It’s taken it a decade, for some reason, but now the MG6 can be found occasionally bobbing in the waters of Not £2 Grand. So cast your fishing stick, if you will, and hook one. Or not. We’re not your dad, we can’t tell you what to do. We can, however, stick some words to other words and tell you about the MG6. Otherwise known as that car you probably forgot about. The car that was billed as being the new face of an exciting new era for MG. Or, um, not.
The genealogy of the MG6 makes for headache-inducing reading. It was never meant to be an MG. Instead, it was going to be a Roewe vehicle. Roewe being a Chinese manufacturer. If we’re reading it right, it was based on the Roewe 550, which in turn was loosely based on the Rover 75. The MG6 has, apparently, a Rover 75 front subframe. It is the Rover 75’s ninth cousin removed, but only after uncle Dave marries auntie Jackie, or something. Anyway. It was going to be a Roewe, but was in fact designed in part here in the UK at the SAIC Technical Centre. But then SAIC – a state-owned Chinese car manufacturer – bought Nanjing Auto. Nanjing owned MG at the time. And so the car was hastily redesigned, and called the MG6. We think. We need a lie down.
The bottom line is that while the Chinese were sifting through the literal rubble of Longbridge, they decided the MG TF was worth keeping. Everything else went in the bin, again literally, and the Roewe 550 75 MG6 thing was drafted in to bolster the line up. MG couldn’t very well go back to market with only one car, and an old one at that. The MG6 was fresh meat. Or it would have been if anyone had noticed.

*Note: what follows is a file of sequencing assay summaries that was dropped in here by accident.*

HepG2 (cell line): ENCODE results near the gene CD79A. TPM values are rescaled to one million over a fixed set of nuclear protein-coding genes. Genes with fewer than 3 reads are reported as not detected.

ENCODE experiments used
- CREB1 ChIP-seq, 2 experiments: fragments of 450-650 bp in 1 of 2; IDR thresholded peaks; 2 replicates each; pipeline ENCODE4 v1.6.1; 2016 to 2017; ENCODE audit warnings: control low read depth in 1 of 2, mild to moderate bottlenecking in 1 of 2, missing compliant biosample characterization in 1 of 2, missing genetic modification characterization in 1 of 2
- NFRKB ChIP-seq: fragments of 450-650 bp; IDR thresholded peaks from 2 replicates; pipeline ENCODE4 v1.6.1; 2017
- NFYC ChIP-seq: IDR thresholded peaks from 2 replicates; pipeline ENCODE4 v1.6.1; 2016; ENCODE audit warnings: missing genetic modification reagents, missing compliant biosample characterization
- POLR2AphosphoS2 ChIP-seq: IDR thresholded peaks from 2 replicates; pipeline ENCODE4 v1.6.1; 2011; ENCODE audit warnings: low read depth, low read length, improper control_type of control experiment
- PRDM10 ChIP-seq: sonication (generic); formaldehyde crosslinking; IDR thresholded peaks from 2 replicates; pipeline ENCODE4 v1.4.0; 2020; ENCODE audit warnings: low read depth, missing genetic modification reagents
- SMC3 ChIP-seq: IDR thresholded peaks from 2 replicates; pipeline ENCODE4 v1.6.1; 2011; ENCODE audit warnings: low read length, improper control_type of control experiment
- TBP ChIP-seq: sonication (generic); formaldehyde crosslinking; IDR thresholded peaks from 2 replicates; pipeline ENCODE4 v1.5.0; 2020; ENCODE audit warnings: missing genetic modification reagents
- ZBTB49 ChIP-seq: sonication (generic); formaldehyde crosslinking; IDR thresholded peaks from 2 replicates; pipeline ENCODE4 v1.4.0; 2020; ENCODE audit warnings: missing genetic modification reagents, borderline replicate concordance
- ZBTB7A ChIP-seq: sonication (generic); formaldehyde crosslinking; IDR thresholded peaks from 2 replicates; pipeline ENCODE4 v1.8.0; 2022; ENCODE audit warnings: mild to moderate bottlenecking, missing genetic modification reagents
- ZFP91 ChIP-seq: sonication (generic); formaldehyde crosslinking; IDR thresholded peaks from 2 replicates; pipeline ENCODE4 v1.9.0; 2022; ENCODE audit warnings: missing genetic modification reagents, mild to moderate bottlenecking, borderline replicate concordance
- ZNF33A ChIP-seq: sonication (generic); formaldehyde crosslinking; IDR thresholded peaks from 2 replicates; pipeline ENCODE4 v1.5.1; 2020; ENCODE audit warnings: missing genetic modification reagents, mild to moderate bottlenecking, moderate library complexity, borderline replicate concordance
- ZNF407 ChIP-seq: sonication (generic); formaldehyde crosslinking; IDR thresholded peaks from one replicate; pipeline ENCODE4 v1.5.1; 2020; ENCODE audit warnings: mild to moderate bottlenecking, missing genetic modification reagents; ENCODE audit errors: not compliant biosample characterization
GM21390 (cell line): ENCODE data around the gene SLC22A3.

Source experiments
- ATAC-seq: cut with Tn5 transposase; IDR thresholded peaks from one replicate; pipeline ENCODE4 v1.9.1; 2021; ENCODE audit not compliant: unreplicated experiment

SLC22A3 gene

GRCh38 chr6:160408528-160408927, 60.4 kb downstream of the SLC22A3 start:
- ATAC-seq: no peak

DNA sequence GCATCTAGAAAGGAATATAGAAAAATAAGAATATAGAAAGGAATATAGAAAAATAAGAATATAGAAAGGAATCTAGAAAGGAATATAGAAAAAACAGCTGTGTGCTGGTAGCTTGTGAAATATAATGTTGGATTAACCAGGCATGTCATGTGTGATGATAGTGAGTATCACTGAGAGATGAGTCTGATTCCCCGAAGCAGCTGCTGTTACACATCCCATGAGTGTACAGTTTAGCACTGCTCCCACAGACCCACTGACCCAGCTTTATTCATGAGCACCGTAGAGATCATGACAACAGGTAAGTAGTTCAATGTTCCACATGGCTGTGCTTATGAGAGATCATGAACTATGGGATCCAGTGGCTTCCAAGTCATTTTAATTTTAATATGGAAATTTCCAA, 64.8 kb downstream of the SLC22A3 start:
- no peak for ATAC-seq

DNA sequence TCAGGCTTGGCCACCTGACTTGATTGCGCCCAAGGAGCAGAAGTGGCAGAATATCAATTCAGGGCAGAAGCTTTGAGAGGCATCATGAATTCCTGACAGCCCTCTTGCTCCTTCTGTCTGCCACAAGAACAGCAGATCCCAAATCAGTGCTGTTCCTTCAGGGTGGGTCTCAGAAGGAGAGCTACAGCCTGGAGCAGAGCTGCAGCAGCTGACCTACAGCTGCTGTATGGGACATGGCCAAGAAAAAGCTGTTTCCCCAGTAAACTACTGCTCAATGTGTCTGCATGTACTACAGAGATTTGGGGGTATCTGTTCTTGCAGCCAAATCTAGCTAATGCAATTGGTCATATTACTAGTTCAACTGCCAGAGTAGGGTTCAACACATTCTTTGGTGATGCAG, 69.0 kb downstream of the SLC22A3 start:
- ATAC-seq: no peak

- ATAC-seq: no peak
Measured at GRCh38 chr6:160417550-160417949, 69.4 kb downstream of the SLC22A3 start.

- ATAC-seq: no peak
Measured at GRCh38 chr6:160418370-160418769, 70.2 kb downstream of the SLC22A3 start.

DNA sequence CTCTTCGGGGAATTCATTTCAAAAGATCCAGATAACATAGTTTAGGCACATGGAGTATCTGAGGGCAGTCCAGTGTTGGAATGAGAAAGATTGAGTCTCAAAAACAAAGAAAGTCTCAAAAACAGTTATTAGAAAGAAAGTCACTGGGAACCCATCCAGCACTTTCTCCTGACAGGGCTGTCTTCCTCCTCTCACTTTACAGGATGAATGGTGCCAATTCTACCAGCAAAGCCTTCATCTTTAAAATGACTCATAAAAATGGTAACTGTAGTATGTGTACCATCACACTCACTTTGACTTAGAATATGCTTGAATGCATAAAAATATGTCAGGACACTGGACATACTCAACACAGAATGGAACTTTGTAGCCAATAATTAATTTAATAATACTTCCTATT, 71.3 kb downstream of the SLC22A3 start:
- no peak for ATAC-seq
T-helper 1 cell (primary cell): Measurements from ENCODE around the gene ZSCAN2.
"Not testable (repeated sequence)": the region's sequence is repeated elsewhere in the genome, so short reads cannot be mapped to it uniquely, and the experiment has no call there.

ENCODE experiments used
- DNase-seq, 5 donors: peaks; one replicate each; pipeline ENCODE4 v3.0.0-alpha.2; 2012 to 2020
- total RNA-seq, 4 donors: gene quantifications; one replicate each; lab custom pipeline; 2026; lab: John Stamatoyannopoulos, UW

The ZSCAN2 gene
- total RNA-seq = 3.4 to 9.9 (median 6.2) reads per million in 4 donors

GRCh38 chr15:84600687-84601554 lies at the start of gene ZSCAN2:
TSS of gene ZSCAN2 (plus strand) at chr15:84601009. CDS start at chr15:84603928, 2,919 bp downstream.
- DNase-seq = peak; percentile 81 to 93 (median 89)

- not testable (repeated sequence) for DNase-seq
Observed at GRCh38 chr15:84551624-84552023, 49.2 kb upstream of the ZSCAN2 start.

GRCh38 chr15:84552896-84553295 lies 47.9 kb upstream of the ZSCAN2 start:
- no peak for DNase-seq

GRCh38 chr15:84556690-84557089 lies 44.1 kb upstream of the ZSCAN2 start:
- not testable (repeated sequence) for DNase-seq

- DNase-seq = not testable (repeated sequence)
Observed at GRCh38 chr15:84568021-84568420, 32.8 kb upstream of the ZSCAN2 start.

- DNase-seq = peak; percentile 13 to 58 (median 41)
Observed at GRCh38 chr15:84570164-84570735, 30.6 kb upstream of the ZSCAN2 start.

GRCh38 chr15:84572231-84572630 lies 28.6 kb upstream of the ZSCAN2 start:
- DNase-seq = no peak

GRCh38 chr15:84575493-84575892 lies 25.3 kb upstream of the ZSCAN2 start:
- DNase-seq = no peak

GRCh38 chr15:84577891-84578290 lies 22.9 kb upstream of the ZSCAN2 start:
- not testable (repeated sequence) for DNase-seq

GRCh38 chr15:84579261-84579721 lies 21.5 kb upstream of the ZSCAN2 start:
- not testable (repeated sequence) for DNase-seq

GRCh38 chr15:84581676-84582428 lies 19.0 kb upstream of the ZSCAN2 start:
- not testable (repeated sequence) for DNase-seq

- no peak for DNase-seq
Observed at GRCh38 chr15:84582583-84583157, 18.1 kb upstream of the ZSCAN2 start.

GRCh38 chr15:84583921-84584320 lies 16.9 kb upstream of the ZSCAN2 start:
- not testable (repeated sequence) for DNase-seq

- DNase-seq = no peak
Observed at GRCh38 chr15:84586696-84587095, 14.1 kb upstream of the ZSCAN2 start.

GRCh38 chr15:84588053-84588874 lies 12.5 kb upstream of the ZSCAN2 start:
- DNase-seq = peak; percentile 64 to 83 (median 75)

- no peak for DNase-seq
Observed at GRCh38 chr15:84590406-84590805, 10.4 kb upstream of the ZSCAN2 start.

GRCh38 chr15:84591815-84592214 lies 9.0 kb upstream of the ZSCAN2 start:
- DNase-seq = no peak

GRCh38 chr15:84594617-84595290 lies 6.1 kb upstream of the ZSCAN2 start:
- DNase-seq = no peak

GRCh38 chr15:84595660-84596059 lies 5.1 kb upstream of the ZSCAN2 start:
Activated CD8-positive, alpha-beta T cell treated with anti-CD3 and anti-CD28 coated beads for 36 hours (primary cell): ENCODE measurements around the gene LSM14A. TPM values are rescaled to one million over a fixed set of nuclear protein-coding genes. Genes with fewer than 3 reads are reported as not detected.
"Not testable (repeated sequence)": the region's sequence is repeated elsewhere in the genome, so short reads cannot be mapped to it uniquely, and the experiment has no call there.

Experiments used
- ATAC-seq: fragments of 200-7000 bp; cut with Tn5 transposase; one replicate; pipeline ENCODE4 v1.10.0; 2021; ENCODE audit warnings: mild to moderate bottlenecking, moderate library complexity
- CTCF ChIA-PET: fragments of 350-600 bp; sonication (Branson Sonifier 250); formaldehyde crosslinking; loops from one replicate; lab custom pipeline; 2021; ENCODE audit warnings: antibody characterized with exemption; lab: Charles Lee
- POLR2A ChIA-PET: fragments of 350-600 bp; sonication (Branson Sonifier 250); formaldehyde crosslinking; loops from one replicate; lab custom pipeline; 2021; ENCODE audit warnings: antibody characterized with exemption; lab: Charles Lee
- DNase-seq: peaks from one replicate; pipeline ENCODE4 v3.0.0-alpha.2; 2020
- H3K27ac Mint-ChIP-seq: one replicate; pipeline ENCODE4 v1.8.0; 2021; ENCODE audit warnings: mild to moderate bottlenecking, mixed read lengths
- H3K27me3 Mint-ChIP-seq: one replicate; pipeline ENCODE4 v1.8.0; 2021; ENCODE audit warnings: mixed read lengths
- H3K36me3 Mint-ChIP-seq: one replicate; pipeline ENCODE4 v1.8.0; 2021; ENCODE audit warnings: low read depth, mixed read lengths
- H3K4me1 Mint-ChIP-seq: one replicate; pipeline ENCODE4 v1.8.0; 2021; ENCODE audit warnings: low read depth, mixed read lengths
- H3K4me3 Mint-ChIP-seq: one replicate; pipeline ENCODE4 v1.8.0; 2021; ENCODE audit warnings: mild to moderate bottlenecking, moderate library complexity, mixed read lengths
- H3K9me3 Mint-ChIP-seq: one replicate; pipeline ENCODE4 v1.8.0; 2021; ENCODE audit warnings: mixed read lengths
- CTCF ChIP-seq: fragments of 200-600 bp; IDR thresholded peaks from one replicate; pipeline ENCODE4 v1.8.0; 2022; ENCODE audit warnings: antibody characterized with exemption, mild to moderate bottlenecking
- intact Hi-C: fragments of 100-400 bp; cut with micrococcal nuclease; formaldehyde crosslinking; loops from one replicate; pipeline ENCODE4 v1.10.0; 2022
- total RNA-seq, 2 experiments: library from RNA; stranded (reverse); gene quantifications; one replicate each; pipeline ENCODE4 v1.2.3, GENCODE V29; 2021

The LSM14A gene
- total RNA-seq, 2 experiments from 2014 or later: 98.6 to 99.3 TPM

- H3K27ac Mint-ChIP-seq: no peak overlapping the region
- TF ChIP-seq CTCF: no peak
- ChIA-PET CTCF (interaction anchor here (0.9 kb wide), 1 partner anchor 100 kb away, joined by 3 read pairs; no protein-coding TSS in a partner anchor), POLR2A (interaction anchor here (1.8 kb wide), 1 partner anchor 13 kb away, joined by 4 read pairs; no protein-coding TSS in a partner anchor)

So, is it a Chinese car? Yes and no. It was designed by and large here in the UK by a team of 400 engineers. But they were working with existing stuff from the Roewe parts bin. And while the MG6 went through final assembly at Longbridge, the reality is that upwards of 80% of the parts came from China. Not that it matter of course. Pretty much everything comes from China these days, so why should cars be any different?
Now that we’ve covered the confusing history of the MG6, let’s talk about what it’s like as a car. Yes. A car. It is indeed a good representation of the dictionary definition of a car. It does that very well indeed, in fact. But that’s about your lot. The MG6 impressed the motoring press with its steering and its general on road manners. But it also alloyed with road noise, build quality and it’s complete lack of image.
MG’s founder, Cecil Kimber, wouldn’t look upon it fondly, that’s for sure. MG was once a brand fired by passion and soul, two things the MG6 lacks completely. However, it’s not a bad car. It’s just… a car. A means to get you from where you are to where you want to be. That’s it. It will stir no souls, it will prompt the release of not a single endorphin, it won’t make you giggle. But nor will it offend you, hurt you, or make you wish you took the bus. It is a car by the very definition of the word. That’s it.